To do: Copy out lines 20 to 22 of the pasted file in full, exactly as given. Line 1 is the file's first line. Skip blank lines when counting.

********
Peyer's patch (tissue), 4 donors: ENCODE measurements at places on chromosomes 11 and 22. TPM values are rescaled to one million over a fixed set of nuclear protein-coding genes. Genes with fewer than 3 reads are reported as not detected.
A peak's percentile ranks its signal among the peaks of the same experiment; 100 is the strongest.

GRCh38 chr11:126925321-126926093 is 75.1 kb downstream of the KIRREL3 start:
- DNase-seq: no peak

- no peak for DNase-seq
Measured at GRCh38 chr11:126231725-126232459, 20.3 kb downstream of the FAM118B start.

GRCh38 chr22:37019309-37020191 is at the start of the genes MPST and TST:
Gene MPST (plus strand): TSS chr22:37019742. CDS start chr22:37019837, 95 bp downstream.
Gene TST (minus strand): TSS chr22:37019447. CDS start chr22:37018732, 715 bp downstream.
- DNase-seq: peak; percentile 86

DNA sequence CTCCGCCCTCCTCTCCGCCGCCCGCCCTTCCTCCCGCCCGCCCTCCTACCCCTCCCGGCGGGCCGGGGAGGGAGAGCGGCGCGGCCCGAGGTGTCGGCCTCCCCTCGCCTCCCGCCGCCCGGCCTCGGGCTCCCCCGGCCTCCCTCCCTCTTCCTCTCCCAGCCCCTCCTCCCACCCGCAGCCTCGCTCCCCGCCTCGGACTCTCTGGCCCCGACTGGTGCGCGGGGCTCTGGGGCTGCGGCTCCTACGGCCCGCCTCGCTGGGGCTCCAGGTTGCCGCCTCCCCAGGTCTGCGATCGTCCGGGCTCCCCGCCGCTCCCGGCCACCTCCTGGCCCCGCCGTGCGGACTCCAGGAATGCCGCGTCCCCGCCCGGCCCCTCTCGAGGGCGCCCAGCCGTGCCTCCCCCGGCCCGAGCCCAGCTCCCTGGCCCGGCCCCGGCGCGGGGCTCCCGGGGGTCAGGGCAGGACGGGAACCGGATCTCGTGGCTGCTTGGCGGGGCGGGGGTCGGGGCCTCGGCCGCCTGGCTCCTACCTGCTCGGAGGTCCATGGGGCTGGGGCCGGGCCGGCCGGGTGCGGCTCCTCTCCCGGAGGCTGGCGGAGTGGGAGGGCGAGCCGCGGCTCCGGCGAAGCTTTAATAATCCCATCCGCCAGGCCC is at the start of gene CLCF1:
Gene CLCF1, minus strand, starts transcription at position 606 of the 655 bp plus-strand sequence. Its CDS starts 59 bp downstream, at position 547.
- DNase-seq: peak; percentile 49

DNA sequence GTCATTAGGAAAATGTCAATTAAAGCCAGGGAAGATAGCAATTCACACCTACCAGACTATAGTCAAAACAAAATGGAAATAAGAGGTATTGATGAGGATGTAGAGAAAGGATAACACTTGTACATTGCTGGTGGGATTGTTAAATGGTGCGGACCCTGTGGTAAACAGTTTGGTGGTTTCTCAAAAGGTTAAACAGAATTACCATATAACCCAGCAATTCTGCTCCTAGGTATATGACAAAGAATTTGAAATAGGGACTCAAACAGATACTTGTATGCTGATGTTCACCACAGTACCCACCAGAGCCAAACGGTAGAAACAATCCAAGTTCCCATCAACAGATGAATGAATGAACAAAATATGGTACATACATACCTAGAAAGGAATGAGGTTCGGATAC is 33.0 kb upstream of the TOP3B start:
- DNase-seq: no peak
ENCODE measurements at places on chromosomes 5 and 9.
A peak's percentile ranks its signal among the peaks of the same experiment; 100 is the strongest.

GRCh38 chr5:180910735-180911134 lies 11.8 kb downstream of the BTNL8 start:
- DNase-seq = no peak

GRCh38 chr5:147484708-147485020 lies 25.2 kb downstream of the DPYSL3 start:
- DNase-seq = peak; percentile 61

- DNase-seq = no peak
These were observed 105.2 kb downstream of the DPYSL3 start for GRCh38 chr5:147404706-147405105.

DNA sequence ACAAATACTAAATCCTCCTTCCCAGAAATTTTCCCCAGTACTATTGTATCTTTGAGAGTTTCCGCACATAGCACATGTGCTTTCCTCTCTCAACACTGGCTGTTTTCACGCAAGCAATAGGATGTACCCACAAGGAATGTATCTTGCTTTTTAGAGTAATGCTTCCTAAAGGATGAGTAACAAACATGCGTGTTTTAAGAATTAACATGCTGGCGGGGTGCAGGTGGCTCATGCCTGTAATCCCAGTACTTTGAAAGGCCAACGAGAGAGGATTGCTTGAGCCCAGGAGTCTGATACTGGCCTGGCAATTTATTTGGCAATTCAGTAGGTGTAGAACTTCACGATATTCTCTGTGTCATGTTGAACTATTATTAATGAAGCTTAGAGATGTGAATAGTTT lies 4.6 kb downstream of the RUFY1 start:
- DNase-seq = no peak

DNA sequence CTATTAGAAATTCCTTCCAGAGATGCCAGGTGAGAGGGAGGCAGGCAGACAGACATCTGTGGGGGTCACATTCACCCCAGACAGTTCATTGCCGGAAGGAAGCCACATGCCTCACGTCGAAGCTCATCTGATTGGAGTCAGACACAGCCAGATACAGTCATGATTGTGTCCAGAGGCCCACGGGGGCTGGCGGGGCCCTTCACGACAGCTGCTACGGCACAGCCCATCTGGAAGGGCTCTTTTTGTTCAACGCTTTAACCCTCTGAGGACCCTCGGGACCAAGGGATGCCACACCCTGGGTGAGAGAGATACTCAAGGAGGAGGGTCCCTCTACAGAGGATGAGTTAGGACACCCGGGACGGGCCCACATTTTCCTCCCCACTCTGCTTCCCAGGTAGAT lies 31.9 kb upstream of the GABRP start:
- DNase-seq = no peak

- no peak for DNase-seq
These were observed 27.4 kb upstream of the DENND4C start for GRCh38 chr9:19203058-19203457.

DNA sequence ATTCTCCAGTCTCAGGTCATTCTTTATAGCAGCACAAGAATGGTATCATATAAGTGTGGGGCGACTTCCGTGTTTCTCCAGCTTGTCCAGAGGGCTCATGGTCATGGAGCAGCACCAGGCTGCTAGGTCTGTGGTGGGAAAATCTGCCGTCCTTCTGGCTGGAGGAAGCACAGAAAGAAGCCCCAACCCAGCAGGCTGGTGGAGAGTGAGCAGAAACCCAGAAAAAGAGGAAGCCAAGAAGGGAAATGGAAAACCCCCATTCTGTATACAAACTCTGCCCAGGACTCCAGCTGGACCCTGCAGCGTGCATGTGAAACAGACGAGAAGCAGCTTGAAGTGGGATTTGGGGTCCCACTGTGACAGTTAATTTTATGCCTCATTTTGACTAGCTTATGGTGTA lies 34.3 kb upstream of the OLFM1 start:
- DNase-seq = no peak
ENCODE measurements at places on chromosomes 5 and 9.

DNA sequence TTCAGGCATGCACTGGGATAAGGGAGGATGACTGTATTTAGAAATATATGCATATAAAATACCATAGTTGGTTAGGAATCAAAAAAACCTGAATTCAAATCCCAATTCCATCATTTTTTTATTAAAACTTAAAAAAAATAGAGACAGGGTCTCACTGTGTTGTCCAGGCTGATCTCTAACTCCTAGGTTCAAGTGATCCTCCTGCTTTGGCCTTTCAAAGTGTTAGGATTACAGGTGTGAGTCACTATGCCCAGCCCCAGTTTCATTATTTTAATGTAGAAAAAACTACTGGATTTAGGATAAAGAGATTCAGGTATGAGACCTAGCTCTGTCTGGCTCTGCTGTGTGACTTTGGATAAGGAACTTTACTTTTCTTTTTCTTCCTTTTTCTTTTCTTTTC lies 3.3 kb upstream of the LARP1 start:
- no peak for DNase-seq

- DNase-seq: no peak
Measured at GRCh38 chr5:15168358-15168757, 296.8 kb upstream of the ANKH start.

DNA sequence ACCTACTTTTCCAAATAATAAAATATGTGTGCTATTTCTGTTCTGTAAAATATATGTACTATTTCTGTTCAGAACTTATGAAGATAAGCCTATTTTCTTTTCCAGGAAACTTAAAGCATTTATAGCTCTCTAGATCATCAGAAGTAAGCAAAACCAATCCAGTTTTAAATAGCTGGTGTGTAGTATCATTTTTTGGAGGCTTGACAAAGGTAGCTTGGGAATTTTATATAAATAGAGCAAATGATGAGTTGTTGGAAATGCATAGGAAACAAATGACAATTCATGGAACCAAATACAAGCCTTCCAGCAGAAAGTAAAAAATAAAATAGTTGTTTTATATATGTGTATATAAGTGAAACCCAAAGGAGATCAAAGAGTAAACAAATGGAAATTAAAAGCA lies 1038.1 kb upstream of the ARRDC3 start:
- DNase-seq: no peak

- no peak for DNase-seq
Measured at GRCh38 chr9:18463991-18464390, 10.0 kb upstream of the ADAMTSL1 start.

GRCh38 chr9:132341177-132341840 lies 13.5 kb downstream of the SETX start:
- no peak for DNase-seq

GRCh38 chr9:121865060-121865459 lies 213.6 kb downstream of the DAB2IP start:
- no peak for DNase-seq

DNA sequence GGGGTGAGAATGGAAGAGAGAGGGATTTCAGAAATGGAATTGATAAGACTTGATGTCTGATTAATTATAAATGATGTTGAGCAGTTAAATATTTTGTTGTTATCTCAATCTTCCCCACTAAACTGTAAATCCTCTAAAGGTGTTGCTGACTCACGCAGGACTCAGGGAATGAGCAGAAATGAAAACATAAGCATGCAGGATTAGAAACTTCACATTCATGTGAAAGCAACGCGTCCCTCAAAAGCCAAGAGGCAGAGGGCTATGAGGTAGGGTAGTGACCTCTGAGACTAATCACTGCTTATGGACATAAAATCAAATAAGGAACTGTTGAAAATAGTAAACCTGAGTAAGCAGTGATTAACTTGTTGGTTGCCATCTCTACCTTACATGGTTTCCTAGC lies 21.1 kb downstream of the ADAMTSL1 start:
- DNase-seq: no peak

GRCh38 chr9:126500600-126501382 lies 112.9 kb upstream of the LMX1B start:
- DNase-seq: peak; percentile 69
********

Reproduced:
GRCh38 chr5:147484708-147485020 lies 25.2 kb downstream of the DPYSL3 start:
- DNase-seq = peak; percentile 61

- DNase-seq = no peak